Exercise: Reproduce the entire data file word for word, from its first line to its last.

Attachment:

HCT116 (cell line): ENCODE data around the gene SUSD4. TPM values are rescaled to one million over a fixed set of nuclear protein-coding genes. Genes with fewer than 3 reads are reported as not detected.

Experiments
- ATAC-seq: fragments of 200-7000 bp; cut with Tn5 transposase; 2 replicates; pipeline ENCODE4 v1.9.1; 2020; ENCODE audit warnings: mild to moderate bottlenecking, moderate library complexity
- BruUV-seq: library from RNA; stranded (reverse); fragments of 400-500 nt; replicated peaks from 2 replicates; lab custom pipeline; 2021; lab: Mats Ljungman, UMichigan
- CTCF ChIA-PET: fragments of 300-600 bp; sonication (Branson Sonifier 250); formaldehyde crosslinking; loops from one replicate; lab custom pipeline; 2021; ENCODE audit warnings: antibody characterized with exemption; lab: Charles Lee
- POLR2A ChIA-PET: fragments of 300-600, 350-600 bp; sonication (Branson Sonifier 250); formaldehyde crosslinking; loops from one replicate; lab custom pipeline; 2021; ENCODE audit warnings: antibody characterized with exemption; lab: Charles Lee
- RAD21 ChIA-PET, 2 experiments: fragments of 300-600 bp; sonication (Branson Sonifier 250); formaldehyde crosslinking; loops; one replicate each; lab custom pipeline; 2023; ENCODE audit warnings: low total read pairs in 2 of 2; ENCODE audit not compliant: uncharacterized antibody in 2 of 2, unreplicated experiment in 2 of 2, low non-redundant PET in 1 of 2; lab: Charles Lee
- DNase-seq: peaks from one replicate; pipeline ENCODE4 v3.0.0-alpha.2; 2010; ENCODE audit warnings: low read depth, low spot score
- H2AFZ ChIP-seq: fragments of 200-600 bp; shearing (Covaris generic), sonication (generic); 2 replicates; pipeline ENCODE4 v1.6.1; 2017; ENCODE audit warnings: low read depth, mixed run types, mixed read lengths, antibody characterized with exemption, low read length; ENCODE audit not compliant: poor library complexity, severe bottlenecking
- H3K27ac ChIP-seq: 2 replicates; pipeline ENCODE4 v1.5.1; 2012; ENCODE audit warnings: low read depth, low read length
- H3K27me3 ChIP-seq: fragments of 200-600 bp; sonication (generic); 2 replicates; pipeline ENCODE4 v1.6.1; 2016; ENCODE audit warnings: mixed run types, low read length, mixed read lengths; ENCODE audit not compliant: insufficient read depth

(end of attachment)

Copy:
HCT116 (cell line): ENCODE data around the gene SUSD4. TPM values are rescaled to one million over a fixed set of nuclear protein-coding genes. Genes with fewer than 3 reads are reported as not detected.

Experiments
- ATAC-seq: fragments of 200-7000 bp; cut with Tn5 transposase; 2 replicates; pipeline ENCODE4 v1.9.1; 2020; ENCODE audit warnings: mild to moderate bottlenecking, moderate library complexity
- BruUV-seq: library from RNA; stranded (reverse); fragments of 400-500 nt; replicated peaks from 2 replicates; lab custom pipeline; 2021; lab: Mats Ljungman, UMichigan
- CTCF ChIA-PET: fragments of 300-600 bp; sonication (Branson Sonifier 250); formaldehyde crosslinking; loops from one replicate; lab custom pipeline; 2021; ENCODE audit warnings: antibody characterized with exemption; lab: Charles Lee
- POLR2A ChIA-PET: fragments of 300-600, 350-600 bp; sonication (Branson Sonifier 250); formaldehyde crosslinking; loops from one replicate; lab custom pipeline; 2021; ENCODE audit warnings: antibody characterized with exemption; lab: Charles Lee
- RAD21 ChIA-PET, 2 experiments: fragments of 300-600 bp; sonication (Branson Sonifier 250); formaldehyde crosslinking; loops; one replicate each; lab custom pipeline; 2023; ENCODE audit warnings: low total read pairs in 2 of 2; ENCODE audit not compliant: uncharacterized antibody in 2 of 2, unreplicated experiment in 2 of 2, low non-redundant PET in 1 of 2; lab: Charles Lee
- DNase-seq: peaks from one replicate; pipeline ENCODE4 v3.0.0-alpha.2; 2010; ENCODE audit warnings: low read depth, low spot score
- H2AFZ ChIP-seq: fragments of 200-600 bp; shearing (Covaris generic), sonication (generic); 2 replicates; pipeline ENCODE4 v1.6.1; 2017; ENCODE audit warnings: low read depth, mixed run types, mixed read lengths, antibody characterized with exemption, low read length; ENCODE audit not compliant: poor library complexity, severe bottlenecking
- H3K27ac ChIP-seq: 2 replicates; pipeline ENCODE4 v1.5.1; 2012; ENCODE audit warnings: low read depth, low read length
- H3K27me3 ChIP-seq: fragments of 200-600 bp; sonication (generic); 2 replicates; pipeline ENCODE4 v1.6.1; 2016; ENCODE audit warnings: mixed run types, low read length, mixed read lengths; ENCODE audit not compliant: insufficient read depth